Job Developers Must Communicate Practices that Lead to Success

The traditional job developer role should be expanded to include more intensive engagement with businesses on workplace practices that affect young people’s success on the job. Through this engagement, providers understand the nature of available employment opportunities: what jobs pay, whether they offer health insurance and paid time off, how scheduling works, and how safe they are. Additionally, providers gain a better understanding of a business, its workplace environment, and whether a job opportunity would be a good fit for a young adult participant. For employers, conversations may help them reflect upon and identify ways their workplace practices and environment affect retention, business operations, and equity and inclusion in the workplace.

Employers Have a Vital Role To Play in Supporting Young Workers on the Job

This can include ensuring young adults are connected to caring adults at work, provided learning opportunities through work, guided with supportive supervision, and offered schedules that support their income and personal needs. Partners in Generation Work communities used multiple levers to engage employers, including:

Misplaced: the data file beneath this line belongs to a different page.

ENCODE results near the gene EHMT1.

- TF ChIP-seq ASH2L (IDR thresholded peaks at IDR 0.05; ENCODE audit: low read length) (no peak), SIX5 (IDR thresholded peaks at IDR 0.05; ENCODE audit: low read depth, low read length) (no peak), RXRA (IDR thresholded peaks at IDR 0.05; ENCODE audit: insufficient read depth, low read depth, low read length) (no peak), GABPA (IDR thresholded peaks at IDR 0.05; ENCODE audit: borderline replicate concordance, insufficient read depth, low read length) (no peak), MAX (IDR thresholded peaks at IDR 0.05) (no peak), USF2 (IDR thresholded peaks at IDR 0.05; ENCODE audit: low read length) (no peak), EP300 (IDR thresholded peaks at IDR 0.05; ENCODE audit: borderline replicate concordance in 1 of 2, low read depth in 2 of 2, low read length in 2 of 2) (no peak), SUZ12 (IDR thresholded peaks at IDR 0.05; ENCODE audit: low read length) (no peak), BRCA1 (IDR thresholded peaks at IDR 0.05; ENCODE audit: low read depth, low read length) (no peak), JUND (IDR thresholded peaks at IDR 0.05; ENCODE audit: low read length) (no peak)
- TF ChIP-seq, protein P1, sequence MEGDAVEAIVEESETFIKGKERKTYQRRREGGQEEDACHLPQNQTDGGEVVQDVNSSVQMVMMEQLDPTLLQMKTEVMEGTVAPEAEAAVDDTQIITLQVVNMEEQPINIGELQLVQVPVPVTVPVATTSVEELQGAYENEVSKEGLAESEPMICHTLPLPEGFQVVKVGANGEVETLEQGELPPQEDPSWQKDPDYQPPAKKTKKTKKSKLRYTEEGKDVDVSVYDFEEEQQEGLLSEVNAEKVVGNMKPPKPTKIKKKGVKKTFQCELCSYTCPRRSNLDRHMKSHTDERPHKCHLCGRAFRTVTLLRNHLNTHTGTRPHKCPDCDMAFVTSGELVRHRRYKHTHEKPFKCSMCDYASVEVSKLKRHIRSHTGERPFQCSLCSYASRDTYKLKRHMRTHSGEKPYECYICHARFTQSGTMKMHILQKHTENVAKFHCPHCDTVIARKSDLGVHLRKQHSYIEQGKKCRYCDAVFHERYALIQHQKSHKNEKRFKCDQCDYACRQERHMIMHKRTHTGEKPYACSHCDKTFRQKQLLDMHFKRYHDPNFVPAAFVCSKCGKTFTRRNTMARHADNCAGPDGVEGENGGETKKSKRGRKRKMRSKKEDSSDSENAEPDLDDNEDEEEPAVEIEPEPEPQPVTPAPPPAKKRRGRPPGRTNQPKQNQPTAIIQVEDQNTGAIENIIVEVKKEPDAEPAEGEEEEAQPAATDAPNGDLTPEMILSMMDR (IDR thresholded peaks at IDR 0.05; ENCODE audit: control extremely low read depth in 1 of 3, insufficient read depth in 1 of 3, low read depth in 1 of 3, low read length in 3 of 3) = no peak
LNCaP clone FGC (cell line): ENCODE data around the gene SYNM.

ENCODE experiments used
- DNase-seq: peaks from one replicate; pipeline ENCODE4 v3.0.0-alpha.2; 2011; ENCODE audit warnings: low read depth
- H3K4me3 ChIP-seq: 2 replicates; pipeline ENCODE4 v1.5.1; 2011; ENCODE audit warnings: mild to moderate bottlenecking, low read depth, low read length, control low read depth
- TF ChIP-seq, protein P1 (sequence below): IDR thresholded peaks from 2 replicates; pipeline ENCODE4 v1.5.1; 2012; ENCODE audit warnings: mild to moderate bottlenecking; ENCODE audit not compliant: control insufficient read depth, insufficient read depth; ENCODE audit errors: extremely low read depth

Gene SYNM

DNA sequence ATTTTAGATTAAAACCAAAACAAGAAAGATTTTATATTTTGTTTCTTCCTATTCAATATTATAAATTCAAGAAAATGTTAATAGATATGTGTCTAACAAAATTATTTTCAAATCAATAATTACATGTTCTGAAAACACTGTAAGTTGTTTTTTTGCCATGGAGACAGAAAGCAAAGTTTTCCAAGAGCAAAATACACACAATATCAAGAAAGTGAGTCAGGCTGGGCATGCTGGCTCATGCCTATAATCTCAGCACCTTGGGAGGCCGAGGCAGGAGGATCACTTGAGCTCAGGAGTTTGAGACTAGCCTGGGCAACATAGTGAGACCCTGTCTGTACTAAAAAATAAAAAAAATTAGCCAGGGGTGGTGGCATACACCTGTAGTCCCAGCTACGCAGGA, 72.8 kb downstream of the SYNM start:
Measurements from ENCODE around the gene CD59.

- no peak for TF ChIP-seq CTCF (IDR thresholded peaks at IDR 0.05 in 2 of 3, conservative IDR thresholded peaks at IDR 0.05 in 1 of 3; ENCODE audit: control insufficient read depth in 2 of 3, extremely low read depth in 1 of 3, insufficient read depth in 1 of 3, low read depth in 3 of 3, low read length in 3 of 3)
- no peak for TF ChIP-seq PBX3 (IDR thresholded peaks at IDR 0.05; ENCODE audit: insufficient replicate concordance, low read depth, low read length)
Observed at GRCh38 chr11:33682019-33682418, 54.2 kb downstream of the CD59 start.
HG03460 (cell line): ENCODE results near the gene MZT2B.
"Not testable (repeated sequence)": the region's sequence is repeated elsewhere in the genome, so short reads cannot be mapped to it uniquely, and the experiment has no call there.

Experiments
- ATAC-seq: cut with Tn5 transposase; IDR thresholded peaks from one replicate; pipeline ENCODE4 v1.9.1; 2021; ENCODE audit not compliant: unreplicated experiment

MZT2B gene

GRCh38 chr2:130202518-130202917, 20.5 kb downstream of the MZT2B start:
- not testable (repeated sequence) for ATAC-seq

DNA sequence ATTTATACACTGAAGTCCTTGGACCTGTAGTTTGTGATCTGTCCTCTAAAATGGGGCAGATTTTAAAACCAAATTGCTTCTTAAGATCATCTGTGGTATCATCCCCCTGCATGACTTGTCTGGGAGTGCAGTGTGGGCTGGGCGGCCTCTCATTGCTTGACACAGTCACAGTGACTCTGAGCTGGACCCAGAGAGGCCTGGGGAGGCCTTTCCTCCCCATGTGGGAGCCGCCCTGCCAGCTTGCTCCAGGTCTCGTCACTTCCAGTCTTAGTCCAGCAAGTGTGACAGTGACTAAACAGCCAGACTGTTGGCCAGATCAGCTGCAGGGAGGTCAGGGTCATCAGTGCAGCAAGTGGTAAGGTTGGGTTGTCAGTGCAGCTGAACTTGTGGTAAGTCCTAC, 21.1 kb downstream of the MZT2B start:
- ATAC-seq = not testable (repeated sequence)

• Leveraging political and financial incentives to influence employer practice change.
  • Cultivating connections between employers and young adults to influence employer practices.
  • Working with employers to change practices from the inside, including how young adults are onboarded, trained, mentored, and supervised at work.

As a result, employers and economic development agencies in Generation Work communities started working differently with workforce organizations. Industry partnerships and anchor employers forged deeper connections with workforce providers, including formalizing agreements to work with organizations on hiring and advancement practices. Local business champions encouraged other employers to provide work-based learning opportunities and consider skills-based hiring methods to recruit young adult workers. Several employers engaged workforce organizations to provide technical assistance on ways to incorporate equitable and inclusive employment practices.

Ingredients for Success: What Is Needed Now

The Generation Work partnership experiences offer valuable insights for practitioners, funders, and policymakers about how to redesign employment systems and structures to reduce inequities and benefit all. These experiences show the need to focus on three key areas: